During her pregnancy, Jumana suffered several complications after contracting the Covid-19 virus and malnutrition, which is the reason behind the many deformities that affected her fetus before his death, without being able to monitor her pregnancy and protect her fetus amid the complex conditions she experienced in the northern IDP Idlib camps.

Lack of care increases miscarriage rates

One of the most prominent causes of miscarriage and pregnancy problems in recent times is pregnant women’s bleeding, gestational hypertension, toxoplasmosis, obstructed labor, anemia, high arterial tension, gestational diabetes, and diseases related to a pregnant woman’s immune deficiency such as urogenital infections, the gynecologist Raeda al-Sheikh told Enab Baladi.

There are also disorders that are not directly related to pregnancy, some of which increase the risk of problems for pregnant women or the fetus, such as disorders that cause high fevers, infections, and disorders that require surgery, she added.

The gynecologist called on all pregnant women not to underestimate pregnancy diseases, to work to obtain appropriate medical care, to conduct continuous monitoring of the pregnancy period from its inception to the moment of birth, and to conduct prenatal diagnostic tests based on the characteristics of each woman and each pregnancy, and to apply ultrasound high-resolution and 3D ultrasound, also known as 3D and 4D ultrasound, for early detection of fetal abnormalities and common diseases.

In the same context, Mona al-Shaarawy, 28, who is one of the nutrition programs team and monitors the conditions of pregnant women in the IDP camps, said that “it was noted that malnutrition cases increased among pregnant women in the camps, due to displacement, the increase in poverty, and the lack of proper follow-up of their health conditions.”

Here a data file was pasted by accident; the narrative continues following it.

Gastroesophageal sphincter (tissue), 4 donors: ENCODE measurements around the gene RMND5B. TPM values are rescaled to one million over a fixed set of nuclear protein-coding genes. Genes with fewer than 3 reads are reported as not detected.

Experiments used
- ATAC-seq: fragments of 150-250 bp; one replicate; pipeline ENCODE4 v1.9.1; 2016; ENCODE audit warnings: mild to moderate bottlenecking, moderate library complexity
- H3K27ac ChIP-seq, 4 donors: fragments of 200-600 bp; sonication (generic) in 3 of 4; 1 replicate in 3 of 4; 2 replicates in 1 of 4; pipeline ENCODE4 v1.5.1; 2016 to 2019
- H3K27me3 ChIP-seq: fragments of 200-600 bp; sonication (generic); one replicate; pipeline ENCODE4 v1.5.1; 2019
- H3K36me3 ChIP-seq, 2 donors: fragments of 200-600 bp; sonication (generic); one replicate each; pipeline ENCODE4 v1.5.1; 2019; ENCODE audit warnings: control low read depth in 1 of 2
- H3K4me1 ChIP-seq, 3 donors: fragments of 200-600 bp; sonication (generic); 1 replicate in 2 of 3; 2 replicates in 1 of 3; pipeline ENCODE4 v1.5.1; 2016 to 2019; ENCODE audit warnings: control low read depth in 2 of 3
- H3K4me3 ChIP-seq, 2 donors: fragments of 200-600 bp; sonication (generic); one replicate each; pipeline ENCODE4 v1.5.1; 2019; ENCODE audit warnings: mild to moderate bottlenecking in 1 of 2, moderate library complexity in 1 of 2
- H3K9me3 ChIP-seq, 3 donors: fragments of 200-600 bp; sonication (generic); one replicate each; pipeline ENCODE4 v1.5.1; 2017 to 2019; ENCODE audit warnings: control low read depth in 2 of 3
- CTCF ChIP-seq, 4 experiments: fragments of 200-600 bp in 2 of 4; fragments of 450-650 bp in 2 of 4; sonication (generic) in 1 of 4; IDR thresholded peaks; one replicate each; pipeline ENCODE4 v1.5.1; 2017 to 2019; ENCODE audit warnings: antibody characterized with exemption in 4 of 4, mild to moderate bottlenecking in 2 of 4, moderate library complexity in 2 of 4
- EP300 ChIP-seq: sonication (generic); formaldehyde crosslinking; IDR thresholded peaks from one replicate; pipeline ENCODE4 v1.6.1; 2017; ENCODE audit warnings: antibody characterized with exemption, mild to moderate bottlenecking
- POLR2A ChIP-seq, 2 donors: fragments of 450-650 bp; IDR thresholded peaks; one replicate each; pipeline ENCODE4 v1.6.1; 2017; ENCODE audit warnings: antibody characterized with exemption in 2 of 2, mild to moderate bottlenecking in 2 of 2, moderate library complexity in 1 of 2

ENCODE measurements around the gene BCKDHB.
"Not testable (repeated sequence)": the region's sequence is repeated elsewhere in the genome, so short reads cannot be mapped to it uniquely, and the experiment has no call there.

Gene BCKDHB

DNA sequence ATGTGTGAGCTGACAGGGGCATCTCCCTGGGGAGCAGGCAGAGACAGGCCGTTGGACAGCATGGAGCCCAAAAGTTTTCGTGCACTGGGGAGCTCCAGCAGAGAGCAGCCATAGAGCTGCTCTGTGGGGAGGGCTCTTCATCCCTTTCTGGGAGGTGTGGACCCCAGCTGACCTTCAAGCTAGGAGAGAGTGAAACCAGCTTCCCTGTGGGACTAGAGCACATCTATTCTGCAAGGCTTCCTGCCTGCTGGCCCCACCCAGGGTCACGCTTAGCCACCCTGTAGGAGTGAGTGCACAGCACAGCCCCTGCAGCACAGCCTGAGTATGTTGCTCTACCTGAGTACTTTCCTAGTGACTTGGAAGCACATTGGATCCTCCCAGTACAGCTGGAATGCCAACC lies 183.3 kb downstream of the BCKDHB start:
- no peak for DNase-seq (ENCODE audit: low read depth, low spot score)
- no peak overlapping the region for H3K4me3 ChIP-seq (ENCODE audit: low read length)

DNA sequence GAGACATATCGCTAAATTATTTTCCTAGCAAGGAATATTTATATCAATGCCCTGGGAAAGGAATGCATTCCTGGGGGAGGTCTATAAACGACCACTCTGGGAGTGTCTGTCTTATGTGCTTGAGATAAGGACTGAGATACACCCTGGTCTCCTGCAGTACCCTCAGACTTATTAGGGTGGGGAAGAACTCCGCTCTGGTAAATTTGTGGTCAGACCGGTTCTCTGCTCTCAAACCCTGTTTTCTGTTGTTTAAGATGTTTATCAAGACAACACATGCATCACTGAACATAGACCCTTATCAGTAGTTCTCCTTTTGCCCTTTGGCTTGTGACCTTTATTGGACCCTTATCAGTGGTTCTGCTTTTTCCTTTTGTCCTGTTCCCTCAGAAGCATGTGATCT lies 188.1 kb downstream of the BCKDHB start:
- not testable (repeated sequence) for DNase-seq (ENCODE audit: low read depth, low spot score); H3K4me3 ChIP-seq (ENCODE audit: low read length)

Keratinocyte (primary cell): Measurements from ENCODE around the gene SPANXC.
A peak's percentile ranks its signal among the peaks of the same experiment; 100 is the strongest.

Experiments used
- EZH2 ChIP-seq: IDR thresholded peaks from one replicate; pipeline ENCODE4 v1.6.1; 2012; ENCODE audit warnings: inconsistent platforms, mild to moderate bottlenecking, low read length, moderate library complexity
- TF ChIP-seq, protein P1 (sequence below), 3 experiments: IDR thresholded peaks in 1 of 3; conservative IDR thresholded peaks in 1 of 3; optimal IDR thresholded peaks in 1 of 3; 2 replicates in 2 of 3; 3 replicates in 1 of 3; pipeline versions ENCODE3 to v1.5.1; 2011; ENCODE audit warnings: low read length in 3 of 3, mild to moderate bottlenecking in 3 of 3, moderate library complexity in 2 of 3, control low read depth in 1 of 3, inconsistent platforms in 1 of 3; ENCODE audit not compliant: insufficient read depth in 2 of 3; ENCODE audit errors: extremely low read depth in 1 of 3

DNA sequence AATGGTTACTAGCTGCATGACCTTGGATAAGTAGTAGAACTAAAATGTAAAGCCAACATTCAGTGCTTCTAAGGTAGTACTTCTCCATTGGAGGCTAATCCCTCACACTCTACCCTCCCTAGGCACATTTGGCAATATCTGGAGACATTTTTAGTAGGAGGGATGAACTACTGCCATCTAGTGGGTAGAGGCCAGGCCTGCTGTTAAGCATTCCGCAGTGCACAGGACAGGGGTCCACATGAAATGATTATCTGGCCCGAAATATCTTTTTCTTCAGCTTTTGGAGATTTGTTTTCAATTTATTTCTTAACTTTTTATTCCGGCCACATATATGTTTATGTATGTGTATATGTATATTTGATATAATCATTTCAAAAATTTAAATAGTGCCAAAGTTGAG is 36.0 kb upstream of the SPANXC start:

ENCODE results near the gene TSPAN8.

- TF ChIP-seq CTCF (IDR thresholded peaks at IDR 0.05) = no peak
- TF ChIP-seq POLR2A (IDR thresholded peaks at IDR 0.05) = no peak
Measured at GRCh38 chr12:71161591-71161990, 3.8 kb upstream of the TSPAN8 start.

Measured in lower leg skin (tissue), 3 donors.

Al-Shaarawy noted the need to take into account the lack of health centers and medical service points for pregnant women in the camps at a time when it is difficult for many pregnant women to access reproductive health services far from their areas due to poverty and poor financial conditions, which threatens their health and the health of their fetuses.

More than 440,000 pregnant women in Idlib

The number of pregnant women who completed four visits to a number of health facilities in Idlib during the past six months reached 443,000, while the number of pregnant women who visited health facilities only once reached 253,000, according to Batoul al-Kheder, reproductive health supervisor in the Health Directorate of Idlib.

Al-Kheder said that there is no very accurate number of pregnant women in Idlib, but she gave numbers and birth rates that Enab Baladi cannot verify, as she indicates that the number of births during the past six months in the records of the Idlib Health Directorate reached 233,104, including 42,842 Cesarean deliveries.

Al-Kheder stressed that the role of the Health Directorate in Idlib governorate is an administrative one in terms of organizing and distributing health services according to the existing need, in addition to its supervisory role over the quality of services provided.

The health facilities in the northern Idlib region are monitoring the pregnant woman, postpartum follow-up, prescribing vitamins and vaccinations necessary for the woman and the child, free natural and cesarean delivery in health facilities, family planning services, and providing the appropriate contraceptive for the pregnant woman, said the reproductive health supervisor in the Health Directorate of Idlib.